Advanced Search
MyIDEAS: Login to save this paper or follow this series

China's Changing Energy Intensity Trend: A Decomposition Analysis

Contents:

Author Info

  • Chunbo Ma

    ()
    (Department of Economics, Rensselaer Polytechnic Institute, Troy, NY 12180-3590, USA)

  • David I. Stern

    ()
    (Department of Economics, Rensselaer Polytechnic Institute, Troy, NY 12180-3590, USA)

Abstract

China experienced a dramatic decline in energy intensity from the onset of economic reform in the late 1970s until 2000, but since then rate of decline slowed and energy intensity actually increased in 2003. Most previous studies found that most of the decline was due to technological change, but disagreed on the role of structural change. To the best of our knowledge, no decomposition study has investigated the role of inter-fuel substitution in the decline in energy intensity or the causes of the rise in energy intensity since 2000. In this paper, we use logarithmic mean Divisia index (LMDI) techniques to decompose changes in energy intensity in the period 1980-2003. We find that: (1) technological change is confirmed as the dominant contributor to the decline in energy intensity; (2) structural change at the industry and sector (sub-industry) level actually increased energy intensity over the period of 1980-2003, although the structural change at the industry level was very different in the 1980s and in the post 1990 period; (3) structural change involving shifts of production between sub-sectors, however, decreased overall energy intensity; (4) the increase in energy intensity since 2000 is explained by negative technological progress; (5) inter-fuel substitution is found to contribute little to the changes in energy intensity.

Download Info

If you experience problems downloading a file, check if you have the proper application to view it first. In case of further problems read the IDEAS help page. Note that these files are not on the IDEAS site. Please be patient as the files may be large.
File URL: http://www.economics.rpi.edu/workingpapers/rpi0615.pdf
Download Restriction: no

Bibliographic Info

Paper provided by Rensselaer Polytechnic Institute, Department of Economics in its series Rensselaer Working Papers in Economics with number 0615.

as in new window
Length:
Date of creation: Dec 2006
Date of revision:
Handle: RePEc:rpi:rpiwpe:0615

Contact details of provider:
Email:
Web page: http://www.economics.rpi.edu/
More information through EDIRC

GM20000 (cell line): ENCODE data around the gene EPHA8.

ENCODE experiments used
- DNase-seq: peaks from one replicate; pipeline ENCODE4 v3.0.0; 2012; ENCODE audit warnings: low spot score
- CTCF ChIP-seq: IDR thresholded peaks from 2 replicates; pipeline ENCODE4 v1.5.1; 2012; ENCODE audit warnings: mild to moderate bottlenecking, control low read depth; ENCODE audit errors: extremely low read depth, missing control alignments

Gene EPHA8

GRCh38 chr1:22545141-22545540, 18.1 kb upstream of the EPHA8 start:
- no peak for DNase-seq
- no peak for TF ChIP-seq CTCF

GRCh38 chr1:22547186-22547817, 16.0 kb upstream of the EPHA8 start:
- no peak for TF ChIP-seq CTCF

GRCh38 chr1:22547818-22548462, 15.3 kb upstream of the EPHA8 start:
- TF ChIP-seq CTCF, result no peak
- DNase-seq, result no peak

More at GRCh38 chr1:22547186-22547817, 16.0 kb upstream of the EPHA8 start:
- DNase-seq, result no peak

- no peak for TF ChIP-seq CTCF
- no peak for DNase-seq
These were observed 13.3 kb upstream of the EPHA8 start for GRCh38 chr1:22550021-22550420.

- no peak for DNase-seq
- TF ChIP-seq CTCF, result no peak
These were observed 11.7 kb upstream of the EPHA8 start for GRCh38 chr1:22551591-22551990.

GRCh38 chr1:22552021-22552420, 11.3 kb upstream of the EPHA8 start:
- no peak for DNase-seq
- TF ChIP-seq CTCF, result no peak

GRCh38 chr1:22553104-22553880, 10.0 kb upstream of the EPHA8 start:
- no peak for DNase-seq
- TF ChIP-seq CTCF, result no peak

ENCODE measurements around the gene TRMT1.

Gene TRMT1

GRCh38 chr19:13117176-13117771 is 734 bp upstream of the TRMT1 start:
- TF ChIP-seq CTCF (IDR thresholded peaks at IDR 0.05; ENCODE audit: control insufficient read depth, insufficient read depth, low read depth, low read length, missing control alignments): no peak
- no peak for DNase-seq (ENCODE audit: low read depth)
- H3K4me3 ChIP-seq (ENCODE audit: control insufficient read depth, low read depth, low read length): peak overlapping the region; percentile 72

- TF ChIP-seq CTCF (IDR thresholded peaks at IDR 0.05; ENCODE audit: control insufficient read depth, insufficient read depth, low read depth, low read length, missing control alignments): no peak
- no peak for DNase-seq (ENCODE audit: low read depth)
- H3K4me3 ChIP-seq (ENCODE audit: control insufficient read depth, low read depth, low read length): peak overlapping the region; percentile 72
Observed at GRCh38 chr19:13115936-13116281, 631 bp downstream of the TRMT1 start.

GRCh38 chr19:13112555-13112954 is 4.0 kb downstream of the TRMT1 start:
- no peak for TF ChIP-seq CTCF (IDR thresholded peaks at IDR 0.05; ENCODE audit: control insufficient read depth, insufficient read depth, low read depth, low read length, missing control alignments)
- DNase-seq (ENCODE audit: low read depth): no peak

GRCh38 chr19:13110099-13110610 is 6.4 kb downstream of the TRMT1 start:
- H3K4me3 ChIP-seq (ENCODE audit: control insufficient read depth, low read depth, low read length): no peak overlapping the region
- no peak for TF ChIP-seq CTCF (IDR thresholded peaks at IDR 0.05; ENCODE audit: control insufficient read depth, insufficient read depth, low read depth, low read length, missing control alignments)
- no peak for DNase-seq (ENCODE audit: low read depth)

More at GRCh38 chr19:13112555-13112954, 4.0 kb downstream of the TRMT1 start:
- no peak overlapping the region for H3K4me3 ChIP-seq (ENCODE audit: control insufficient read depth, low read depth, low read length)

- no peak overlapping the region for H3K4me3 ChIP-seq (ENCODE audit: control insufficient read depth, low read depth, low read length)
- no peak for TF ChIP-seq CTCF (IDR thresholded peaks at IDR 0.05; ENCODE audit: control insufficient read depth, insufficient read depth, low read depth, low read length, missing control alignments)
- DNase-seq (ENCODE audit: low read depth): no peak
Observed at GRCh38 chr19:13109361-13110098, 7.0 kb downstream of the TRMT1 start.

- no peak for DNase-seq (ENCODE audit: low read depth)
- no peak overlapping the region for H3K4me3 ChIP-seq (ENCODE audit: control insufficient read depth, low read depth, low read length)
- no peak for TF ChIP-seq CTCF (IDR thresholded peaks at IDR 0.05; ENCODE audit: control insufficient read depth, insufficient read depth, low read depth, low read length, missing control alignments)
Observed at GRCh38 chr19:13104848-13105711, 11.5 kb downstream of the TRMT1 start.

Related research

Keywords:

Other versions of this item:

Find related papers by JEL classification:

This paper has been announced in the following NEP Reports:

References

References listed on IDEAS
Please report citation or reference errors to , or , if you are the registered author of the cited work, log in to your RePEc Author Service profile, click on "citations" and make appropriate adjustments.:
as in new window
  1. Cleveland, Cutler J. & Kaufmann, Robert K. & Stern, David I., 2000. "Aggregation and the role of energy in the economy," Ecological Economics, Elsevier, vol. 32(2), pages 301-317, February.
  2. Fisher-Vanden, Karen & Jefferson, Gary H. & Liu, Hongmei & Tao, Quan, 2004. "What is driving China's decline in energy intensity?," Resource and Energy Economics, Elsevier, vol. 26(1), pages 77-97, March.
Full references (including those not matched with items on IDEAS)

Citations

Blog mentions

As found by EconAcademics.org, the blog aggregator for Economics research:
  1. Energy Mix and Energy Intensity
    by David Stern in Stochastic Trend on 2010-04-17 04:49:00
Citations are extracted by the CitEc Project, subscribe to its RSS feed for this item.
as in new window

Cited by:
This item has more than 25 citations. To prevent cluttering this page, these citations are listed on a separate page.

Lists

This item is not listed on Wikipedia, on a reading list or among the top items on IDEAS.

Statistics

Access and download statistics

Corrections

When requesting a correction, please mention this item's handle: RePEc:rpi:rpiwpe:0615. See general information about how to correct material in RePEc.

For technical questions regarding this item, or to correct its authors, title, abstract, bibliographic or download information, contact: (John Heim) The email address of this maintainer does not seem to be valid anymore. Please ask John Heim to update the entry or send us the correct address.

If you have authored this item and are not yet registered with RePEc, we encourage you to do it here. This allows to link your profile to this item. It also allows you to accept potential citations to this item that we are uncertain about.

If references are entirely missing, you can add them using this form.

If the full references list an item that is present in RePEc, but the system did not link to it, you can help with this form.

If you know of missing items citing this one, you can help us creating those links by adding the relevant references in the same way as above, for each refering item. If you are a registered author of this item, you may also want to check the "citations" tab in your profile, as there may be some citations waiting for confirmation.

Please note that corrections may take a couple of weeks to filter through the various RePEc services.